How Ebola Works
Stage 1: People become infected by handling material from infected animals or by contact with the fluids— blood, saliva, or semen—of infected people. The virus slips into cells, hijacks the cellular machinery to make more viral RNA and protein, then packages that material into new viruses. Once inside a cell, the virus takes about eight hours to reproduce.
Stage 2: The Ebola virus targets cells lining the blood vessels and the immune cells called macrophages. Once enough cells are infected, the amount of the virus increases rapidly, outstripping immune defenses. A gene that codes for a surface protein may be involved in both interrupting immune-cell activation and killing host cells.
Stage 3: The virus spreads to the lungs, lymph nodes, kidneys, and liver. About five to 12 days after infection, the patient feels feverish, dizzy, and nauseated. Within a few days, blood circulation begins to fail. Patients often start bleeding from the gastrointestinal tract, lungs, and gums.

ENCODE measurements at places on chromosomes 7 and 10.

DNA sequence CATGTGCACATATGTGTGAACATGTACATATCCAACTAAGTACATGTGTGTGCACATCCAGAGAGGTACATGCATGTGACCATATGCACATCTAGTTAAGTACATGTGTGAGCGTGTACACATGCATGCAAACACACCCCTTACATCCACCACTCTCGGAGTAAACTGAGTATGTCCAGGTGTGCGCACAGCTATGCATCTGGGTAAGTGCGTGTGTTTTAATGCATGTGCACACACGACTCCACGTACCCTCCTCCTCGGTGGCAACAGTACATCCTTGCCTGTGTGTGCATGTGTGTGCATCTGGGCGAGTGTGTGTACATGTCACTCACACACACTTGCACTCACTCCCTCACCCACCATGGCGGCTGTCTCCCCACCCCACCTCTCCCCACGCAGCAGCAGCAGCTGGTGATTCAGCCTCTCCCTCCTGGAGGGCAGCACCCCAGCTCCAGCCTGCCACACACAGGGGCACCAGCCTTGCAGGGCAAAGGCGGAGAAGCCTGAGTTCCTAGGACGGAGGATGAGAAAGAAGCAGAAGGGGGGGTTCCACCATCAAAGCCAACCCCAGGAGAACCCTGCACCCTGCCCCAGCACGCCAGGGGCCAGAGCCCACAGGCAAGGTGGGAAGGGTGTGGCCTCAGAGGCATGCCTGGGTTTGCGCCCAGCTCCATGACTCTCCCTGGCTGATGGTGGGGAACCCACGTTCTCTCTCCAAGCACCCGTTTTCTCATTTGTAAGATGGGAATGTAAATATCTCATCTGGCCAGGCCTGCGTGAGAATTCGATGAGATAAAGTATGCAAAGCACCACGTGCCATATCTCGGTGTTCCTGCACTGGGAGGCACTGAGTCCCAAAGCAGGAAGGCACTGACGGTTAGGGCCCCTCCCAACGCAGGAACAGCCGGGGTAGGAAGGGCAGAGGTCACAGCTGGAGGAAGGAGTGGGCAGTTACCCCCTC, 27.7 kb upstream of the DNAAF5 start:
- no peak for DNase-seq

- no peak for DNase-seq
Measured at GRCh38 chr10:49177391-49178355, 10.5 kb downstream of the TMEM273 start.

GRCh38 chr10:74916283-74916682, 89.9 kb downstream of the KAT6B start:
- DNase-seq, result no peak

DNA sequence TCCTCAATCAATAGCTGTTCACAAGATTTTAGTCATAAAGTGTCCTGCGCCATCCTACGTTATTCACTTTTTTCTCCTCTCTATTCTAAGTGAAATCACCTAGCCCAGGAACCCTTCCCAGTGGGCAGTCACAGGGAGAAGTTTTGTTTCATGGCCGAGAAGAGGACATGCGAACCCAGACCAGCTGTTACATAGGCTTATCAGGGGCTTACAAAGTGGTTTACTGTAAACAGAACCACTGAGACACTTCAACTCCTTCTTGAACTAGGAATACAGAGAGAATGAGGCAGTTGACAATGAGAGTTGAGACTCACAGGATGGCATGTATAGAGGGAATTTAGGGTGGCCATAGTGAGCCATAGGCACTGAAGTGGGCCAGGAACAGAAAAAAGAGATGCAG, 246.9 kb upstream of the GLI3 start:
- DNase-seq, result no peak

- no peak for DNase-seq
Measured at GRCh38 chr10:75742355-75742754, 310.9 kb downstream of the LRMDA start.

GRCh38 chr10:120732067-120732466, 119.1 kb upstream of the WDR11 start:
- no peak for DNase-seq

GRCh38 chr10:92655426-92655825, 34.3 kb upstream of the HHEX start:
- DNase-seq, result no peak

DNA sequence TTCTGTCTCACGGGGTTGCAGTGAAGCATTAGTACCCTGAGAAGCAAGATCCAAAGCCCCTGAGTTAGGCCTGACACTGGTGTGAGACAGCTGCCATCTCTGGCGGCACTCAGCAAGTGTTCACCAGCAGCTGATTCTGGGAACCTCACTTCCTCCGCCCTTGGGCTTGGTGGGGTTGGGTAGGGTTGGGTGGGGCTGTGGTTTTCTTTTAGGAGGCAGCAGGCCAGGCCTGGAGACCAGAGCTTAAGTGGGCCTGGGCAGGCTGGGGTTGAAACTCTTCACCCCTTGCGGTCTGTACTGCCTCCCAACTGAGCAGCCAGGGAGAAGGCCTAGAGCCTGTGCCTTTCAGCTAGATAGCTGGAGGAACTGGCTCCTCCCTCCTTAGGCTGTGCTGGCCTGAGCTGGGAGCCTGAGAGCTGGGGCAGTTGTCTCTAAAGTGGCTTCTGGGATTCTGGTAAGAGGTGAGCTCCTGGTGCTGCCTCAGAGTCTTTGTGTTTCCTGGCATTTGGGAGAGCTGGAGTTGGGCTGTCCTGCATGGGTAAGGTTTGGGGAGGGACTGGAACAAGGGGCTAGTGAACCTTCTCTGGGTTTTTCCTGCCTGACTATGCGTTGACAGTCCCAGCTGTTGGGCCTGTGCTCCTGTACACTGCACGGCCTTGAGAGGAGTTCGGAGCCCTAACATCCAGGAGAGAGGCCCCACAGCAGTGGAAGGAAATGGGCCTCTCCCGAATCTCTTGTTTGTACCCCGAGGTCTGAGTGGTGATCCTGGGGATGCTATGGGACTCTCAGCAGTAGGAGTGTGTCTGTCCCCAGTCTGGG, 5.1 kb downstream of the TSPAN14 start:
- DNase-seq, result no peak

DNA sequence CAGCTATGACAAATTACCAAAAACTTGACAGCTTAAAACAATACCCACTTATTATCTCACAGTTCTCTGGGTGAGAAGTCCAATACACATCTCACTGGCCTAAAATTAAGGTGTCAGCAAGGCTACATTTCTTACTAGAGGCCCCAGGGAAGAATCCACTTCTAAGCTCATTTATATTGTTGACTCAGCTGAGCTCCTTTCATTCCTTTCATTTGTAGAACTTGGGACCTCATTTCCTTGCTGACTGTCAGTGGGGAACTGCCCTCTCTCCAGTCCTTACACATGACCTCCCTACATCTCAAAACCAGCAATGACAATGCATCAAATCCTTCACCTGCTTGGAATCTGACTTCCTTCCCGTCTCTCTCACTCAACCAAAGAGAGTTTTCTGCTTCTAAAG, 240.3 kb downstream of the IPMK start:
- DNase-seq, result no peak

Stage 4: Typically, the virus kills 50 percent to 90 percent of its victims within about two weeks of infection. Ebola victims do not bleed to death, nor does the virus itself kill them. Powerful signals from infected immune cells flood the bloodstream, prompting blood vessels to dilate and release blood into tissue. The final cause of death is usually shock—organ failure caused by a collapsing circulatory system.All a physician can do for an Ebola victim is give fluids and supportive care. An Ebola vaccine, however, is in the works. In a preliminary test, vaccinated guinea pigs and monkeys did not become infected after exposure to Ebola. Some people may fend off the virus naturally. One small study found Ebola antibodies among individuals who cared for Ebola victims and never got sick.
Tracking Down a Stealthy Killer